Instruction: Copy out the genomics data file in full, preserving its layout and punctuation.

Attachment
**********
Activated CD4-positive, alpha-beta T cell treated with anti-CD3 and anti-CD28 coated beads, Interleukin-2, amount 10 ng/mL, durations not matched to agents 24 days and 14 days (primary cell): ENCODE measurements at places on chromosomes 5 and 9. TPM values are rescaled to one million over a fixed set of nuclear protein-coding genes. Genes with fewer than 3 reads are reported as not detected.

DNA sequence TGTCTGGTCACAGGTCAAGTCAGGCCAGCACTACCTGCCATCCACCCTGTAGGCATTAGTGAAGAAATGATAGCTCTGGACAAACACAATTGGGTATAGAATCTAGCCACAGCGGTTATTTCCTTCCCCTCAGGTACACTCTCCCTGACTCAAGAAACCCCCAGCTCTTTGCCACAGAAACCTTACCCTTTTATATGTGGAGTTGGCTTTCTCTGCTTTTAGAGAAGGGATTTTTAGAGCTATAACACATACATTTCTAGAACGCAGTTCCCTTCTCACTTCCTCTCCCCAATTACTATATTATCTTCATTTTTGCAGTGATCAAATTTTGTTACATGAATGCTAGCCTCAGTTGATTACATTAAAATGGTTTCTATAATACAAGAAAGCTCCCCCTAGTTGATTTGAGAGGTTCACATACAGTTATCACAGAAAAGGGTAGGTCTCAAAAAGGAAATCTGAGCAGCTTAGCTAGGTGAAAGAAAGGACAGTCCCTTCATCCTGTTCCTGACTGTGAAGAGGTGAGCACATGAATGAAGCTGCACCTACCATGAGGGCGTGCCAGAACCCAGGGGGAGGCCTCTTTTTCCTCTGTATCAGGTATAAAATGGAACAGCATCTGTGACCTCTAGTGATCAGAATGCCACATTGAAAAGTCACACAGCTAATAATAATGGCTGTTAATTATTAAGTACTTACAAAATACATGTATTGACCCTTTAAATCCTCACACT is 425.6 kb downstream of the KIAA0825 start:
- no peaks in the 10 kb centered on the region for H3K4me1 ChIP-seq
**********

Activated CD4-positive, alpha-beta T cell treated with anti-CD3 and anti-CD28 coated beads, Interleukin-2, amount 10 ng/mL, durations not matched to agents 24 days and 14 days (primary cell): ENCODE measurements at places on chromosomes 5 and 9. TPM values are rescaled to one million over a fixed set of nuclear protein-coding genes. Genes with fewer than 3 reads are reported as not detected.

DNA sequence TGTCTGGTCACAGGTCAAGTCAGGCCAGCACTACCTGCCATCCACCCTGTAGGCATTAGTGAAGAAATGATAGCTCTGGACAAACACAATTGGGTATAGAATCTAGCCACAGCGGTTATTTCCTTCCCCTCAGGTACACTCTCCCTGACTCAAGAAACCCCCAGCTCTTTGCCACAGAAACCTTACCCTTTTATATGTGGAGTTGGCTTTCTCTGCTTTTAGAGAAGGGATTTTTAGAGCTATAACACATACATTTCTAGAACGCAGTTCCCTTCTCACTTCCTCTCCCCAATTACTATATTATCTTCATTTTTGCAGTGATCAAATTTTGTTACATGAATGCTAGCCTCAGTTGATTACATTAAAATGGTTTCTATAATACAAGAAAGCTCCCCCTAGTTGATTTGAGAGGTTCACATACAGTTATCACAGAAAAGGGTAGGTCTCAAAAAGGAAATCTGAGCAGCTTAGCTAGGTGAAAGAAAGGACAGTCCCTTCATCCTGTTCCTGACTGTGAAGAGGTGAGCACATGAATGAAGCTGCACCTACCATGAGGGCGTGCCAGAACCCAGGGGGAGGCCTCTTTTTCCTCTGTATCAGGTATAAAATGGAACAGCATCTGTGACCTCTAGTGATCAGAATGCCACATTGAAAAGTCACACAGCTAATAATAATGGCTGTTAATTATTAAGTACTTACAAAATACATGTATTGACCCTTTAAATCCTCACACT is 425.6 kb downstream of the KIAA0825 start:
- no peaks in the 10 kb centered on the region for H3K4me1 ChIP-seq